UNITED STATES DISTRICT COURT EASTERN DISTRICT OF CALIFORNIA
August 23, 2011
CURTIS LEE HENDERSON, SR.,
G. RODRIGUEZ, DEFENDANT.
The opinion of the court was delivered by: Dennis L. Beck United States Magistrate Judge
FINDINGS AND RECOMMENDATIONS RECOMMENDING PLAINTIFF'S MOTION FOR TEMPORARY RESTRAINING ORDER BE DENIED (DOC. 85) OBJECTIONS, IF ANY, DUE WITHIN FOURTEEN DAYS
Plaintiff Curtis Lee Henderson, Sr. ("Plaintiff") is a prisoner in the custody of the California Department of Corrections and Rehabilitation ("CDCR"). Plaintiff is proceeding pro se and in forma pauperis in this civil rights action pursuant to 42 U.S.C. § 1983. This action is proceeding against Defendant G. Rodriguez for retaliation in violation of the First Amendment. On June 22, 2011, Plaintiff filed a motion for temporary restraining order against prison officials at Corcoran State Prison. The Court construes this as a motion for preliminary injunction.
"A plaintiff seeking a preliminary injunction must establish that he is likely to succeed on the merits, that he is likely to suffer irreparable harm in the absence of preliminary relief, that the balance of equities tips in his favor, and that an injunction is in the public interest." Winter v. Natural Resources Defense Council, Inc., 129 S. Ct. 365, 374 (2008) (citations omitted). The purpose of preliminary injunctive relief is to preserve the status quo or to prevent irreparable injury pending the resolution of the underlying claim. Sierra On-line, Inc. v. Phoenix Software, Inc., 739 F.2d 1415, 1422 (9th Cir. 1984).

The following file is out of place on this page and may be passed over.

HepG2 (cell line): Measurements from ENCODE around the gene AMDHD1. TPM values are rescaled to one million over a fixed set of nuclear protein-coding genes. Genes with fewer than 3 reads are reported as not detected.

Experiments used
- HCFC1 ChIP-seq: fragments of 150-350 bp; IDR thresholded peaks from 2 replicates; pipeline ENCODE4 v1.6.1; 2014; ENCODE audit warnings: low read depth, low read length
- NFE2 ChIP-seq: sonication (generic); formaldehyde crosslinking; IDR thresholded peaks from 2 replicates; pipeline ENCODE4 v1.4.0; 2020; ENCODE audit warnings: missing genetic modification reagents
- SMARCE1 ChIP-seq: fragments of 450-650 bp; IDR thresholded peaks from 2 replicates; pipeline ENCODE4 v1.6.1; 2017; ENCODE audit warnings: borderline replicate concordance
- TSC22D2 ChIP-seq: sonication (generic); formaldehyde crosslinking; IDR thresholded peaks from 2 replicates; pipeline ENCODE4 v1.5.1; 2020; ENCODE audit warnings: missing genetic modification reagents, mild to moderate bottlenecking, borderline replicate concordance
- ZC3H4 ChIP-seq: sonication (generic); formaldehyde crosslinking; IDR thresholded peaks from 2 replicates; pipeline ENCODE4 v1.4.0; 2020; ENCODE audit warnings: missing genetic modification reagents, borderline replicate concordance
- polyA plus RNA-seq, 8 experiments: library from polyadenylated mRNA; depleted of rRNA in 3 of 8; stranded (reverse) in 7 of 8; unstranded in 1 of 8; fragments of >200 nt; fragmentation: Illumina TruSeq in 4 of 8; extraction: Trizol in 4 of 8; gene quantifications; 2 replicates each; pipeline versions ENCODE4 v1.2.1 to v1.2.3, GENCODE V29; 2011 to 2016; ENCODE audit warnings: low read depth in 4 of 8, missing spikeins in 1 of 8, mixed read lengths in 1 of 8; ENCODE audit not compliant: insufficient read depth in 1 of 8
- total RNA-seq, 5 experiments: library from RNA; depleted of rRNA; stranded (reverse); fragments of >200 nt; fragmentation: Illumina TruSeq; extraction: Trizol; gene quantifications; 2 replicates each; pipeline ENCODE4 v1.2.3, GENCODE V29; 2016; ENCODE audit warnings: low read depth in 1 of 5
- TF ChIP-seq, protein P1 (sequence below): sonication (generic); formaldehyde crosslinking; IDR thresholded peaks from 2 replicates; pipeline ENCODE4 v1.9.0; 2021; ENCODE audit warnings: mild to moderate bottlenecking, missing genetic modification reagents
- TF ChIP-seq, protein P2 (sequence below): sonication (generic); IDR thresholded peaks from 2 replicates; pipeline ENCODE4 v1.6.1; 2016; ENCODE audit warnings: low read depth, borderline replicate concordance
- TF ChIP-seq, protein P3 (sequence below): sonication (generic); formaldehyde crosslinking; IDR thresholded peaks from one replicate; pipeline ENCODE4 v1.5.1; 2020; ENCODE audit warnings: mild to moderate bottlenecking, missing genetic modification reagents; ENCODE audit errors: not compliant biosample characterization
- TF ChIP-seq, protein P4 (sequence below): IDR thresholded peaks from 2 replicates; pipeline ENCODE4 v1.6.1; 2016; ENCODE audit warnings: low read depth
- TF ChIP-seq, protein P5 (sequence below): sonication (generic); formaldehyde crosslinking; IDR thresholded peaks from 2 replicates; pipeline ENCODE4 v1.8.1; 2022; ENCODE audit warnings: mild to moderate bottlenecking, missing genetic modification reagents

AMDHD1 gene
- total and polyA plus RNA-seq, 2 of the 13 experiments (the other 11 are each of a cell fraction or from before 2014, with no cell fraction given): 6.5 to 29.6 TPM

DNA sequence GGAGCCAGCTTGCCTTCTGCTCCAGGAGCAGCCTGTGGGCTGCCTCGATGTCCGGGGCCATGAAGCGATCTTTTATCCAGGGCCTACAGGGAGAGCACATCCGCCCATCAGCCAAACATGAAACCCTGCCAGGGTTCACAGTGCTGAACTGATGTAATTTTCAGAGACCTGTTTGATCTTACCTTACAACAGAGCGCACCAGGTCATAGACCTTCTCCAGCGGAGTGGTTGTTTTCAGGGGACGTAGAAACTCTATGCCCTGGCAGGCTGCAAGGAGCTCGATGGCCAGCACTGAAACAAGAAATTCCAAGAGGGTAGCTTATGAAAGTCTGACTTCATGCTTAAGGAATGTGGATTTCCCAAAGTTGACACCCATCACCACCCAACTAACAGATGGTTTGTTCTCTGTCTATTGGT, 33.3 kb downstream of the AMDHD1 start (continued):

Federal courts are courts of limited jurisdiction, and as a preliminary matter, the court must have before it an actual case or controversy. City of L.A. v. Lyons, 461 U.S. 95, 102, (1983); Valley Forge Christian Coll. v. Ams. United for Separation of Church and State, Inc., 454 U.S. 464, 47 (1982). If the court does not have an actual case or controversy before it, it has no power to hear the matter in question. Lyons, 461 U.S. at 102. Thus, "[a] federal court may issue an injunction [only] if it has personal jurisdiction over the parties and subject matter jurisdiction over the claim; it may not attempt to determine the rights of persons not before the court." Zepeda v. United States Immigration Serv., 753 F.2d 719, 727 (9th Cir. 1985).
Plaintiff complains of an alleged deprivation of his legal property in June of 2011, which is not a cause of action here. This action concerns retaliatory deprivation of property in 2007. The Court lacks jurisdiction over prison officials at Corcoran State Prison for the alleged 2011 incidents.
Accordingly, it is HEREBY RECOMMENDED that Plaintiff's motion, filed June 22, 2011, should be DENIED.
These Findings and Recommendations are submitted to the United States District Judge assigned to the case, pursuant to the provisions of 28 U.S.C. § 636(b)(l). Within fourteen (14) days after being served with these Findings and Recommendations, the parties may file written objections with the Court. Such a document should be captioned "Objections to Magistrate Judge's Findings and Recommendations." The parties are advised that failure to file objections within the specified time may waive the right to appeal the District Court's order. Martinez v. Ylst, 951 F.2d 1153, 1156-57 (9th Cir. 1991).
IT IS SO ORDERED.
© 1992-2011 VersusLaw Inc.